Thursday, February 07, 2013

The Church and 'State Marriage'

I confess I don't think I understand what Fr Tim Finigan and Fr Ray Blake mean when they say the Church should, or could, 'get out of the State marriage business'. Fr Tim mentions Bishop Egan on this, but Bishop Egan is talking about being 'forced out' of involvement in marriage registration, not going voluntarily.

The two blogging priests seem to be concerned that, assuming the current legislation is passed and the definition of marriage in civil law comes to mean simply a souped-up friendship with hospital visiting rights and certain tax advantages, it is not something they want anything to do with. That is understandable, but one of the confusions introduced by the Government was to invent a distinction between 'state marriage' and 'religious marriage', a distinction which does not exist. There is only marriage: natural marriage, and the sacramental marriage which, when the parties are baptised, supervenes upon it. Marriage is an institution of natural law, and it is recognised by both Church and state.

Currently, the State recognises marriage, but regulates it: it specifies impediments, for example age and consanguinity, which may presumably by tighter or looser than those demanded by Natural Law. (The Church, in fact, does the same thing, and so Catholics seeking married must satisfy both set of requirements.) Because the law of the land sets what is socially recognised as marriage, it is impossible to get married in England and Wales without going through a ceremony recognised by the law of the land. No one would regard you are married. No one seeking marriage would seek it in a way incompatible with legal recognition. Marriage is by its nature a public act, being married is a to be in a certain social category. People seeking marriage will ipso facto want the recognition of the law.

The state also allows people to get married who are not, under Natural or Divine Law, free to marry: people who have a validly married spouse still living, for example. We say of such people that they are not 'really' married, and at this point what is recognised socially becomes less clear. But if the law of the land wants to do this, while it confuses and weakens the social recognition of the institution, it doesn't change the fact that if a couple want to marry, they want to be recognised as being married, by the law.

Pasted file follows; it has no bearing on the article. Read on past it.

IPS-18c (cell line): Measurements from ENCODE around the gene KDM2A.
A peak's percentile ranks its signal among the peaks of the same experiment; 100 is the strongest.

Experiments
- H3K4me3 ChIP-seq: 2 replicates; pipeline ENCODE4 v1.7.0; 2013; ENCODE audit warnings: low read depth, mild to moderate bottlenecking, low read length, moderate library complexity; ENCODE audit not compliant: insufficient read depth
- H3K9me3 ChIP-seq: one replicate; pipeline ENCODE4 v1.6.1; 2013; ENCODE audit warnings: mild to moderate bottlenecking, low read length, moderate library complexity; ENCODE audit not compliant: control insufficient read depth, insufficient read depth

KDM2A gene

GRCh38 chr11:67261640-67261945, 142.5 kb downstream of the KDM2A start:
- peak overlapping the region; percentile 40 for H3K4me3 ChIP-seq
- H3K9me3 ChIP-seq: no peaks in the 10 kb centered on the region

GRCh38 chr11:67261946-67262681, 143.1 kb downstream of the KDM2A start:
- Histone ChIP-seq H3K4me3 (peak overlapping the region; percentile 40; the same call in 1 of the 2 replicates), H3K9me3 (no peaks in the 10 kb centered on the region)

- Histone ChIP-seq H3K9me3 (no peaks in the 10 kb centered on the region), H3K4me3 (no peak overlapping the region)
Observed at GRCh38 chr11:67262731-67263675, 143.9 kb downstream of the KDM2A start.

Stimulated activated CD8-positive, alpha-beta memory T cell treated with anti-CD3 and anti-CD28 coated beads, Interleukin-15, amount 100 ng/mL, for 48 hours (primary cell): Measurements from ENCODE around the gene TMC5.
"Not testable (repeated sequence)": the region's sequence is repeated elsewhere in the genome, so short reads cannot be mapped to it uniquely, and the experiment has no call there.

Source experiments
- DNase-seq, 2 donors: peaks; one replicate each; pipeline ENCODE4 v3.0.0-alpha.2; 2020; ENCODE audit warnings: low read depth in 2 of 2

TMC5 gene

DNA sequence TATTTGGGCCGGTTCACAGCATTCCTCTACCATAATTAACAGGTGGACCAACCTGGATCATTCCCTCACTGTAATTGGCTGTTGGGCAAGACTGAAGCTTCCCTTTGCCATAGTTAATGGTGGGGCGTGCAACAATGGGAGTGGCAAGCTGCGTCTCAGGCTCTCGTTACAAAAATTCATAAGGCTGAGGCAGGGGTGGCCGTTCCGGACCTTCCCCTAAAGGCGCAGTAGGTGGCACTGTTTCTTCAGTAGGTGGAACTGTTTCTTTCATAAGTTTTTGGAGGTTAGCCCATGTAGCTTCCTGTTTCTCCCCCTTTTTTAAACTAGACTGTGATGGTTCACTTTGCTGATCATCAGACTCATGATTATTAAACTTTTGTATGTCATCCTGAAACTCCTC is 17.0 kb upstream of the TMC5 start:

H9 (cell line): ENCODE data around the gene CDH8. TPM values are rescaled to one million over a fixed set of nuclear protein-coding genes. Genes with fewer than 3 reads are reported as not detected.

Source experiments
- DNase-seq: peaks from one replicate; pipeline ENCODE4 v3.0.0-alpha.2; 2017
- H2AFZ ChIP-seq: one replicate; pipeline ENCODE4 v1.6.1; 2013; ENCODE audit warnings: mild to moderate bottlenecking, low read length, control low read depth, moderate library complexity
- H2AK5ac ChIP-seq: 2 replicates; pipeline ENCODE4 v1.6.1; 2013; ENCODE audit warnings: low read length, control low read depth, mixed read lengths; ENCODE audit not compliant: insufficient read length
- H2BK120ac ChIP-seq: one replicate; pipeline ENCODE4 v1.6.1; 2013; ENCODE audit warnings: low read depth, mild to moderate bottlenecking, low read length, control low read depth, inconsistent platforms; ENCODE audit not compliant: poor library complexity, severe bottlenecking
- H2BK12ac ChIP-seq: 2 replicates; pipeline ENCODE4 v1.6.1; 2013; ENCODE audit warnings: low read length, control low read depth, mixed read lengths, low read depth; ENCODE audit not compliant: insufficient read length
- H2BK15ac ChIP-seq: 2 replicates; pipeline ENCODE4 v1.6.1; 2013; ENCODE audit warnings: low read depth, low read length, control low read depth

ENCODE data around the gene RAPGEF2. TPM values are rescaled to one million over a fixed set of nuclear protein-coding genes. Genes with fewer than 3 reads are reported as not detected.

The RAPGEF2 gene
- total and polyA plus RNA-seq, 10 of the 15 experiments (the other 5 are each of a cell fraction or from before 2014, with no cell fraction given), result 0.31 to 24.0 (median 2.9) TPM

What is being proposed is that this confusion be increased vastly, and whole new categories of partnerships will be legally recognised as marriages, when under Natural Law they are no such thing. Ultimately, we may say that the state has ceased to deal with marriage at all, but will be doling out certificates of 'vaguely committed relationships'.

But I still don't see how anyone seeking marriage would not want their marriage to be recognised as the most committed kind of relationship recognised by the state. And, especially if that is called 'marriage', but even if not, I don't see why they should want to add to the confusion in the social understanding of relationships by having a marriage which is not recognised as (even) a committed relationship by the state.

I have read of a principle in canon law: couples are assumed to be seeking 'marriage as it is, not marriage as they believe it to be.' Thus Anglicans who don't believe it is a sacrament get a sacramental marriage if they intend to be faithful, to have children, and so on. I think we can apply a similar principle to the state, and to society as a whole. Talk about marriage has become more and more confused over the last couple of centuries, but there is something, written on the hearts even of the pagans, which is the truth about marriage. In their confusion, they still seek marriage for the themselves and recognise marriage in others, as it really is. In their confusion, they want to be able to divorce and have a true marriage to spouse number two, three, or four. In their confusion, they want same-sex couples to 'enjoy marriage' too, like everyone else. That, really, is the tragedy of the situation.

Marriage as recognised by the state is not about to become an intrinsically evil thing which we must avoid. Perhaps priests will be stopped from undertaking marriage registrations. But we can't turn our backs on what society recognises as marriage: if we want to work for the restoration of a correct social and legal understanding, such a move would be counter-productive.